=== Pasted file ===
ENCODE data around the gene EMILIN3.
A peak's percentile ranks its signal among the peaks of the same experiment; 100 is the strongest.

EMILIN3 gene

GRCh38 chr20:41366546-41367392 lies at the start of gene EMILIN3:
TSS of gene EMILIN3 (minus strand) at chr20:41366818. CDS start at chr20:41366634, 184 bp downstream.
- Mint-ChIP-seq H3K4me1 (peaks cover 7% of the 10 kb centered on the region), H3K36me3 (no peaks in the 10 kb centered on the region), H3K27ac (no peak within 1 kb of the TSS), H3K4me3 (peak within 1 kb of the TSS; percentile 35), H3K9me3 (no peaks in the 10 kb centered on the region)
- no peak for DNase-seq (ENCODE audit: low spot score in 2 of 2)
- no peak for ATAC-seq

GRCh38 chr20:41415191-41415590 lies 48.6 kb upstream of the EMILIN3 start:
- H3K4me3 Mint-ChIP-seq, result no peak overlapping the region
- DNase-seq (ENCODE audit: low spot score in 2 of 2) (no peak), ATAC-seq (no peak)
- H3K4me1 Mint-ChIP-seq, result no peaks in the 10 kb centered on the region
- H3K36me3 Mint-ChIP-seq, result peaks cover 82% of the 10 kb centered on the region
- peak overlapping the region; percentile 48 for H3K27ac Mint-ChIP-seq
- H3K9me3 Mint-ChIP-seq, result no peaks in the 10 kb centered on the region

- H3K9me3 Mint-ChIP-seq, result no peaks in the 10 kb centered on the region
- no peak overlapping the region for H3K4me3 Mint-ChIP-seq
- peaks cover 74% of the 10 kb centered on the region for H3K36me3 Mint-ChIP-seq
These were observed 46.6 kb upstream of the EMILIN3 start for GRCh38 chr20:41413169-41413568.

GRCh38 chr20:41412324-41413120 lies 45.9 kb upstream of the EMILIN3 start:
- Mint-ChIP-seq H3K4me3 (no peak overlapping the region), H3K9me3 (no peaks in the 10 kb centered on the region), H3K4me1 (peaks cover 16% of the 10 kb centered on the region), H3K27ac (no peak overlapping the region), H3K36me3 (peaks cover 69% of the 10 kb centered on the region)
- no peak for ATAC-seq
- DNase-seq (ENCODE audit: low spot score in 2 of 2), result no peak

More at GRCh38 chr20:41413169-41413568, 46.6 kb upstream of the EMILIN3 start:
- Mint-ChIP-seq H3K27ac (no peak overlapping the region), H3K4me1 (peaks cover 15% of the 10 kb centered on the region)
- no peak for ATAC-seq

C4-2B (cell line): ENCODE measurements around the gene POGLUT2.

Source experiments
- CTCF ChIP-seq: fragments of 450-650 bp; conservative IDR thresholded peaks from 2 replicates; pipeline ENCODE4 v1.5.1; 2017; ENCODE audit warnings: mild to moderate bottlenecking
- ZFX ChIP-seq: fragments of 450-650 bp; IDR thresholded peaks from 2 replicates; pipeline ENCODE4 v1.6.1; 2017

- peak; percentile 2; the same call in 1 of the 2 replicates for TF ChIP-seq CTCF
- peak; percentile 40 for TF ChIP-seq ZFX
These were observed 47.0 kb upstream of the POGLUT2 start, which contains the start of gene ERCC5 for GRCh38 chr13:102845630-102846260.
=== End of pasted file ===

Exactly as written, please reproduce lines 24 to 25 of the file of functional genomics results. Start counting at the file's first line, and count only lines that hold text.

More at GRCh38 chr20:41413169-41413568, 46.6 kb upstream of the EMILIN3 start:
- Mint-ChIP-seq H3K27ac (no peak overlapping the region), H3K4me1 (peaks cover 15% of the 10 kb centered on the region)